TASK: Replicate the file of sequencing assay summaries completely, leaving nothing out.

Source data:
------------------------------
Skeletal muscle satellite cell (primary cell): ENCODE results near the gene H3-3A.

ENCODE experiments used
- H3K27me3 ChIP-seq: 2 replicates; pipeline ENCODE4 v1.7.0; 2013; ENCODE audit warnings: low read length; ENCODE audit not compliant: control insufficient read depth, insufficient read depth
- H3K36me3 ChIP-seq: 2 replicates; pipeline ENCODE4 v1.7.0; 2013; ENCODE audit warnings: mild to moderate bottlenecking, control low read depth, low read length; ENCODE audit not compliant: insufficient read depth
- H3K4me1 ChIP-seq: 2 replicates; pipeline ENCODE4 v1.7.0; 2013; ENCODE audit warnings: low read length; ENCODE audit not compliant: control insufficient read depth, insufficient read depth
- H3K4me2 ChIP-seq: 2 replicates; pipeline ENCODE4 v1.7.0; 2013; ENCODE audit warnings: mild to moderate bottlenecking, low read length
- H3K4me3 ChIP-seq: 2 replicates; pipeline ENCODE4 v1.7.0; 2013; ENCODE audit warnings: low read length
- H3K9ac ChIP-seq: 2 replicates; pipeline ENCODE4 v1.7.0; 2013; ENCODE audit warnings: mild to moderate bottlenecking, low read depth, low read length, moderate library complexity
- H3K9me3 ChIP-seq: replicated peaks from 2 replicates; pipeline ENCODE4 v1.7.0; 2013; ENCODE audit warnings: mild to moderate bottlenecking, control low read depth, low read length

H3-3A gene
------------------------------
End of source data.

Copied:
Skeletal muscle satellite cell (primary cell): ENCODE results near the gene H3-3A.

ENCODE experiments used
- H3K27me3 ChIP-seq: 2 replicates; pipeline ENCODE4 v1.7.0; 2013; ENCODE audit warnings: low read length; ENCODE audit not compliant: control insufficient read depth, insufficient read depth
- H3K36me3 ChIP-seq: 2 replicates; pipeline ENCODE4 v1.7.0; 2013; ENCODE audit warnings: mild to moderate bottlenecking, control low read depth, low read length; ENCODE audit not compliant: insufficient read depth
- H3K4me1 ChIP-seq: 2 replicates; pipeline ENCODE4 v1.7.0; 2013; ENCODE audit warnings: low read length; ENCODE audit not compliant: control insufficient read depth, insufficient read depth
- H3K4me2 ChIP-seq: 2 replicates; pipeline ENCODE4 v1.7.0; 2013; ENCODE audit warnings: mild to moderate bottlenecking, low read length
- H3K4me3 ChIP-seq: 2 replicates; pipeline ENCODE4 v1.7.0; 2013; ENCODE audit warnings: low read length
- H3K9ac ChIP-seq: 2 replicates; pipeline ENCODE4 v1.7.0; 2013; ENCODE audit warnings: mild to moderate bottlenecking, low read depth, low read length, moderate library complexity
- H3K9me3 ChIP-seq: replicated peaks from 2 replicates; pipeline ENCODE4 v1.7.0; 2013; ENCODE audit warnings: mild to moderate bottlenecking, control low read depth, low read length

H3-3A gene